Americans pay around $1,200 for prescription medication each year, well above patients in Canada, Europe, or Australia. In 2020 alone, Americans spent $358.7 billion on prescription drugs. These high costs force millions to skip doses of life-saving medicines and leave patients facing unnecessarily adverse health outcomes. The Food and Drug Administration (FDA) should seek to lower the amount Americans pay for prescriptions by allowing generic alternatives faster access to the market, while Congress should also act to prohibit practices that intentionally prevent competition.
Generic drugs are similar to brand name drugs in quality, strength, safety, performance, and function but cost between 80 to 85% less. However, rather than creating a fast and efficient process for getting generics to the patients, the FDA requires these drugs go through the Abbreviated New Drug Approval (ANDA) process, which can take ten months to complete. Such a long and unnecessary approval process hurts consumers by denying them timely access to cheaper alternatives.
The FDA’s ANDA approval process also creates significant leverage for brand name drug manufacturers to impede the approval process for generic drugs. To comply with ANDA, generic manufacturers must have access to undisclosed data from the brand name competitors.
Generic manufacturers must also demonstrate that their product performs the same way as the brand name drug. One way to prove this is for generic manufacturers to use preclinical and clinical data from the brand name manufacturers to verify that the generic drug has the same active ingredient, formulation, strength, and instructions.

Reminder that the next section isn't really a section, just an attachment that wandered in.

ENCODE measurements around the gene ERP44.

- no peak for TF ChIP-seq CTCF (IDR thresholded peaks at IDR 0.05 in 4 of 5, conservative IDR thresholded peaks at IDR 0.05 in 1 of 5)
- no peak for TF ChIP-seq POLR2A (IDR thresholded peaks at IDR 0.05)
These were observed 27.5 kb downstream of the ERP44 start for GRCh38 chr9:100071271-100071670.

According to the American Medical Association, brand name manufacturers regularly deny generic manufacturers access to drug samples and data necessary for bio-equivalence testing. By blocking access to data, brand name manufacturers stop generic manufacturers from satisfying ANDA and ultimately getting their products to patients.
In 2019, the FDA published a list of forty-one branded drug manufacturers that have blocked access to necessary data in an attempt to impede the approval process for generic drugs. Brand name manufacturers blocked data for various drugs such as blood thinners, pain killers, cancer-treating medications, and other serious diseases.
Pharmaceutical manufacturers have also used secondary patents to delay generics’ entry into the market. Secondary patents protect pharmaceutical manufacturers’ intellectual property, such as drug delivery methods and active ingredients. By placing a secondary patent on any aspect of a brand name drug, pharmaceutical manufacturers have significant leverage to block generic manufacturers from bringing their products to market.
For example, two Human Immunodeficiency Virus (HIV) medications, Ritonavir, and Lopinavir have a combined 108 patents preventing generic alternatives from being manufactured. By blocking generic manufacturers access to data, pharmaceutical companies are impeding entry into the market and forcing consumers to pay more.
In addition, Medicare not getting enough generics on its formulary – the menu of drugs covered on the plan. This means for Medicare costs and higher taxpayer obligations. That is a huge problem and it is time to modernize Medicare Part D to permit cheaper drugs to available to patients. Generic drugs provide consumers with safe and effective alternatives that will also lower their prescription costs.
The FDA should reassess its rigorous approval process for generic drugs that not only needlessly delay the entry of generic drugs but also grants unprecedented power to brand name manufacturers. Additionally, the U.S. Congress should seek to prohibit pay for delay agreements and secondary patents that deny patients access to cheaper alternatives. Doing so will ultimately ensure patients are given greater access to potentially life-saving medications.